Difficult Times for Dividend Investors

By: Richard Shaw | Tue, Apr 7, 2009
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In theory, equity income investing creates a reasonably steady and growing income stream from stock investments -- a good chance of maintaining real purchasing power of the stream. That contrasts with bonds which create a more reliable, but constant income stream that has no chance of maintaining real purchasing power (inflation protected Treasuries and perhaps some variable rate bonds excepted).

In practice lately, however, the equity income theory isn't working so well. Dividends are being cut at an historic rate, particularly among banks, but to some degree in other industries as well.

Dividend investing isn't for everybody, but it is attractive and important to some, particularly those who rely on their portfolios to generate cash flow to support their lifestyle.

S&P Dividend Aristocrats:

Standard and Poor's may even have to reduce the performance requirements for its Dividend Aristocrats (proxy SDY) to keep the index going. Because the index rules require at least 40 issues, S&P may have to reduce the number of years a company has paid and consecutively increased dividends to a lower number to admit additional companies to keep the count at or above 40. It's currently at 52 members. Some of their major stalwarts have bitten the bullet and cut dividends -- a disqualifying event. Only 20 of the 52 members of the S&P Dividend Aristocrats pass the filter we use below.

The 2009 Aristocrats list is shown in this image:

Leading Dividend ETFs Fundamental Portfolio Attributes:

The dividend oriented mutual funds and ETFs (examples: DVY, VIG, SDY, VYM, DLN, DTN, DHS, PFM, DTD, PEY, CVY, FDL, PHJ ) have reduced prospects from which to select strong dividend companies. Some are heavy on financials. Check the current distribution yield and SEC-30 day yield on the funds, because the trailing yield may have substantially evaporated due to dividend cuts.

Here are fundamental portfolio statistics for the example ETFs:

Leading Dividend ETFs Price Behavior:

Here are price charts (with performance comparison to the S&P 500 index and the Barclay's Aggregate Bond index) for the three dividend funds with the largest asset bases:

Taking a Census of Dividend Stocks in the Total Stock Population:

We looked into the overall universe of US listed stocks to see what is available to dividend focused investors.

Beginning with a universe of 8,472 stocks, the list reduces to 3,852 by applying a $5 price per share minimum. After a $250 million minimum market-cap requirement, the universe reduces to 2,606 stocks. Then a $5 million requirement for the 3 month average daily Dollar trading volume knocks the list down to 2,498 companies.

If we assume 2,498 to be the count of reasonably eligible companies for a conservative dividend investor, we find that only 1,375 (55%) have a trailing yield greater than 0%. However, if we limit the list to those with a current 105% or lower payout ratio (the > 100% limit gives companies some slack in this trying time), the list reduces to 1,026 stocks (41% of the eligible company count). Except for trusts and partnerships, you would probably put a tighter filter on the payout ratio.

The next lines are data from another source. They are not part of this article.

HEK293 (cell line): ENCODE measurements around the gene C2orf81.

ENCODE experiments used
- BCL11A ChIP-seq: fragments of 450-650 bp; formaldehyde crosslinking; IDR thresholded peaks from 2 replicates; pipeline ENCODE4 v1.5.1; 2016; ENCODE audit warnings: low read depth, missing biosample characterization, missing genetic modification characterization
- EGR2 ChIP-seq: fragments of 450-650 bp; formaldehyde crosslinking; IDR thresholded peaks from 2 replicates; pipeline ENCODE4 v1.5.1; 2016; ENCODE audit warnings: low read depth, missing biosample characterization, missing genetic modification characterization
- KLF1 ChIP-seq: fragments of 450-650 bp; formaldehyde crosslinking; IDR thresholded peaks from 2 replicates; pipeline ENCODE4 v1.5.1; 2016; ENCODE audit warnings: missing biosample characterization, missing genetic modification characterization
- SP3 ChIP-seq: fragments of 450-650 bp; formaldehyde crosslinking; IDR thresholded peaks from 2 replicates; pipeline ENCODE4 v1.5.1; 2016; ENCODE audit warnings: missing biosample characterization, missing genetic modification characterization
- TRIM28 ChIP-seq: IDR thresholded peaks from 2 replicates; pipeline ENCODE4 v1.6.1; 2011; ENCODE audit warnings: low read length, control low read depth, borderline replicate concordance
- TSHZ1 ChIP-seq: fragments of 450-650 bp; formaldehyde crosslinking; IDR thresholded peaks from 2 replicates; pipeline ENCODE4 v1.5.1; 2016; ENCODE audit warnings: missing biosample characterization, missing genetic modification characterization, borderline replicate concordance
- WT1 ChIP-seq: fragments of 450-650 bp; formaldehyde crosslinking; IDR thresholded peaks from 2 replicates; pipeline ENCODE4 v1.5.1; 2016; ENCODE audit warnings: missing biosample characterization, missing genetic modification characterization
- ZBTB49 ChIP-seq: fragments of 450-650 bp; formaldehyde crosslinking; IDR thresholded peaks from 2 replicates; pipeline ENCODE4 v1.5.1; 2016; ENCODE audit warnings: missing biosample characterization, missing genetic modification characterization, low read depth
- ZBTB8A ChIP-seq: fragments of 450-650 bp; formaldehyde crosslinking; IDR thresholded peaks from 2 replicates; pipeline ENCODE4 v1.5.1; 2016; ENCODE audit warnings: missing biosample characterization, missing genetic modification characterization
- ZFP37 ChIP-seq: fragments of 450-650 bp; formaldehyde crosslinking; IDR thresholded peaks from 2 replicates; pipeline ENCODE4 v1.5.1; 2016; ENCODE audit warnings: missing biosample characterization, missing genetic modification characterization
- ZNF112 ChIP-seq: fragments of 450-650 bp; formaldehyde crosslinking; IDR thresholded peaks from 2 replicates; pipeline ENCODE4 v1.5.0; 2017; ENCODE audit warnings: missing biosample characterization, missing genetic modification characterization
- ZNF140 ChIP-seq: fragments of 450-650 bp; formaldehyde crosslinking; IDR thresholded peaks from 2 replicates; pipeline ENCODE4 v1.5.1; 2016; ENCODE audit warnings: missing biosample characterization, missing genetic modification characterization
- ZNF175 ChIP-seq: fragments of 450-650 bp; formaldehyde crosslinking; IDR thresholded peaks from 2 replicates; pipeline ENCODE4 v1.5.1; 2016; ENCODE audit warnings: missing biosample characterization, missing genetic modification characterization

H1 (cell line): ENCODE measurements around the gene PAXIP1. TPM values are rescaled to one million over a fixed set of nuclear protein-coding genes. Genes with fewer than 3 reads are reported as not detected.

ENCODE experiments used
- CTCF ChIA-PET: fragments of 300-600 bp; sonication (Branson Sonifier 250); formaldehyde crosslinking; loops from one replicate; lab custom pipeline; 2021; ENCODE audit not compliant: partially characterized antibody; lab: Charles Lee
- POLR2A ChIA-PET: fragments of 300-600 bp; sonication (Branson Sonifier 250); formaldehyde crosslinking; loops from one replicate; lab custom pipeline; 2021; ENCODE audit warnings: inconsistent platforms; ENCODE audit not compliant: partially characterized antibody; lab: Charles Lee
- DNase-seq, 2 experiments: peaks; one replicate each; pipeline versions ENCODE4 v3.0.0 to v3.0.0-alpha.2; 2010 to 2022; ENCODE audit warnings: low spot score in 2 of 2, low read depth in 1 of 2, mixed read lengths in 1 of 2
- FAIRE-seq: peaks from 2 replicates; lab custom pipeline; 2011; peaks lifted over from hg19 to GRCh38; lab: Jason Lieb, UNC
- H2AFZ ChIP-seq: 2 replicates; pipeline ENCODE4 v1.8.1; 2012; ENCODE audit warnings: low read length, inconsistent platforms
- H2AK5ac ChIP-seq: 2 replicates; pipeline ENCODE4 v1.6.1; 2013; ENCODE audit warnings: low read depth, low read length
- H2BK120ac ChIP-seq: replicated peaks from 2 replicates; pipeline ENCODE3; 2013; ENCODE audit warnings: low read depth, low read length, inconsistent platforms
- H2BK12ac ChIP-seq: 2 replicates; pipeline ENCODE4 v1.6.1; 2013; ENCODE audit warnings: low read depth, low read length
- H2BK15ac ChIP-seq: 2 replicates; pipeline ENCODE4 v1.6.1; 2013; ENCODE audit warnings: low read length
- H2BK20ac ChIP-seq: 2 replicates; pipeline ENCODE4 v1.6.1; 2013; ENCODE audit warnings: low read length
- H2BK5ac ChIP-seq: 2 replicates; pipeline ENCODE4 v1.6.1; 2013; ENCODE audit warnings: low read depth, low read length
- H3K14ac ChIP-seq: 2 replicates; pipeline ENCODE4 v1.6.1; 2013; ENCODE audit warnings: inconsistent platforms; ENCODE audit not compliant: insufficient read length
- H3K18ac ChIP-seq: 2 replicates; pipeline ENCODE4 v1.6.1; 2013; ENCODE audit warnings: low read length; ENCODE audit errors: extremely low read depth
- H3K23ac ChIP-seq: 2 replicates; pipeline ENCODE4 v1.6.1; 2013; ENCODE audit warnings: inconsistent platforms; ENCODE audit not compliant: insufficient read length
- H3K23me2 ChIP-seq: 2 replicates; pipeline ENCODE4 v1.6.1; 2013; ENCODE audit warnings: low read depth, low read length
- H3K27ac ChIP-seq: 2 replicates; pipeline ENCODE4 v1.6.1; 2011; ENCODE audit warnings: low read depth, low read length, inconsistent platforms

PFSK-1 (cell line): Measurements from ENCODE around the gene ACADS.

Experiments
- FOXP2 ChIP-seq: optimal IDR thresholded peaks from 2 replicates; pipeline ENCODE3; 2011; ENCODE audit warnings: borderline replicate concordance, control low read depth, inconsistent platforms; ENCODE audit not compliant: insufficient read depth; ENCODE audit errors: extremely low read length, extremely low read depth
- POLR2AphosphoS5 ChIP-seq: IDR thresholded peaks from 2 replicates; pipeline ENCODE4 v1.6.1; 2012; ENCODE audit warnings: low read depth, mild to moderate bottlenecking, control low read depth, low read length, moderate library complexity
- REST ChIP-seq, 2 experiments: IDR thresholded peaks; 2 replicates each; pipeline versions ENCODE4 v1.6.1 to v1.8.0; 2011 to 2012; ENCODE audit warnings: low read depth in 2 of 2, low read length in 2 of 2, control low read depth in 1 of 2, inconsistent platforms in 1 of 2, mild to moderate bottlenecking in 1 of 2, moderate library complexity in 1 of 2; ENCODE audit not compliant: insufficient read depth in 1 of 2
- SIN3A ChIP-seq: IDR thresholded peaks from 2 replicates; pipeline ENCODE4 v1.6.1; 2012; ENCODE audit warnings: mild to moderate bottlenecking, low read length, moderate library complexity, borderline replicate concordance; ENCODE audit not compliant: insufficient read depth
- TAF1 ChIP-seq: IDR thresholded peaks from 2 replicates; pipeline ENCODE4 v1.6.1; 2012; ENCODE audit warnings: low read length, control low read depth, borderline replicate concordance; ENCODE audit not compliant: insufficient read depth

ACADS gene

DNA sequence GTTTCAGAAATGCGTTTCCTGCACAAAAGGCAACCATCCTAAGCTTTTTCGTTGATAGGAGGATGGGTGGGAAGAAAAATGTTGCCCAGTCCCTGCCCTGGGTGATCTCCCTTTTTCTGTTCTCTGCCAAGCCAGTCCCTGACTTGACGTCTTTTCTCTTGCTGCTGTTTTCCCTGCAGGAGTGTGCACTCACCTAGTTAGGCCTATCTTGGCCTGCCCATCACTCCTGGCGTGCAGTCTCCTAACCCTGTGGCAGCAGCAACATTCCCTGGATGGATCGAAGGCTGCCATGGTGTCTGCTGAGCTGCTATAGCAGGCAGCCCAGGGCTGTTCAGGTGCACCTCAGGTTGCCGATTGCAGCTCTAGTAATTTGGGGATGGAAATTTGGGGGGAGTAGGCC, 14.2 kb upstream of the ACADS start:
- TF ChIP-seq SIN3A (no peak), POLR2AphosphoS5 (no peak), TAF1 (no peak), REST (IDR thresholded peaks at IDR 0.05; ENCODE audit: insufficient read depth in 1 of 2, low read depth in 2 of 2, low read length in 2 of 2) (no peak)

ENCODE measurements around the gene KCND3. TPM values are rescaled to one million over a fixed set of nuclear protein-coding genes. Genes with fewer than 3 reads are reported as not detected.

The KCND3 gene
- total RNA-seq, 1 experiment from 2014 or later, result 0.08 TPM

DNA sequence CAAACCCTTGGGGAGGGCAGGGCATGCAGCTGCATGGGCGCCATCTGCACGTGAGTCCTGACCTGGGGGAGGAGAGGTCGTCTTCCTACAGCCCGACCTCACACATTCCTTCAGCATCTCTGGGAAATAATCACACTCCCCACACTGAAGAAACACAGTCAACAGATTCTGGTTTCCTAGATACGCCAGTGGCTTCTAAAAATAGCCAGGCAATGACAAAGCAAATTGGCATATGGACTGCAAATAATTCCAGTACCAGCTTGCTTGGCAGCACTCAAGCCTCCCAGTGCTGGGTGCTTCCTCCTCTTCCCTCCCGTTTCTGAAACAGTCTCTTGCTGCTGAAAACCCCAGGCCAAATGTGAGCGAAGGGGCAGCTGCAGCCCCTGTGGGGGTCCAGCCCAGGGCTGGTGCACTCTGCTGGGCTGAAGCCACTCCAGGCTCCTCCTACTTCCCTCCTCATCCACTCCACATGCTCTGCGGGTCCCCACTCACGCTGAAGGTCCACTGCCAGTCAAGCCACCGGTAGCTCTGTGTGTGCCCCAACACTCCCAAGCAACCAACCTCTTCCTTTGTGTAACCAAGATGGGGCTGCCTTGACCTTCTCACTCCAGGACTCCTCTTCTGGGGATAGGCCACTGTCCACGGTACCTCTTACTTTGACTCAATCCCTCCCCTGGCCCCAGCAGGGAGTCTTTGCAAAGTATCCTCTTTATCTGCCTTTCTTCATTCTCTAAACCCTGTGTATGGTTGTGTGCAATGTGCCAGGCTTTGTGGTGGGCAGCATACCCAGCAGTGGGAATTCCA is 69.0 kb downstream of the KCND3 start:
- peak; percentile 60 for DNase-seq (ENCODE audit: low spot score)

By applying a short-term "hold the fort" test (no reduction in dividends over the last four quarters), the list drops significantly to 677 (27% of eligible companies).

Finally, if we want the real income growth promise of dividends to be met by requiring at least 3-year dividend growth rate of 3%, the list falls further to 464 companies (19% of the eligible list).

Last comes the matter of the trailing yield itself which sees the list squeeze down tight if we require a yield that is competitive with S&P 500 index (around 3.3% trailing and 2.7% forward):

US Listed Non-US Stocks Important Part of Equity Income Universe:

ADRs are in important part of the list. For example, 6 of the 10 largest market-cap companies in the list are ADRs. That is probably also a good example of the need to think an invest globally more so than in prior years.

[absolutely no opinion is being expressed here about the attractiveness of these stocks. - just commenting about the non-US composition]:

Dividend Stocks in Their 52-Week Price Range:

[again, no opinion on the stocks below -- just providing descriptive features of the list]

Some of the stocks are low in their 52-week price range [ position = price/(52wkHI-52wkLO) ]. The lowest follow:

Others are high in their 52-week price range. The highest follow:

There is something in the list for bottom fishers and something there for momentum followers, but the list is small for either approach while also focusing on equity income.

S&P Dividend Aristocrats In Our Filter:

The 20 members of the S&P Dividend Aristocrats that pass the filter (at the 3% yield cutoff level) used here are shown below (there are other members of the Aristocrats that continue to as Aristocrats, but that do not yield as much as 3%):


In the end, the conservative equity income investor has a universe of only a few hundred companies from which to select by applying other important selection criteria. There will certainly be turkeys in that final list that must be avoided, and a few solid keepers to be identified and acquired. You'll have your own particular idea as to what defines a "keeper", but if you seek equity income from US listed stocks the list of suitable companies is not large. Give yourself margin for error in judging the financial strength of companies and their ability to sustain and grow their dividends.



Richard Shaw

Author: Richard Shaw

Richard Shaw

Richard Shaw

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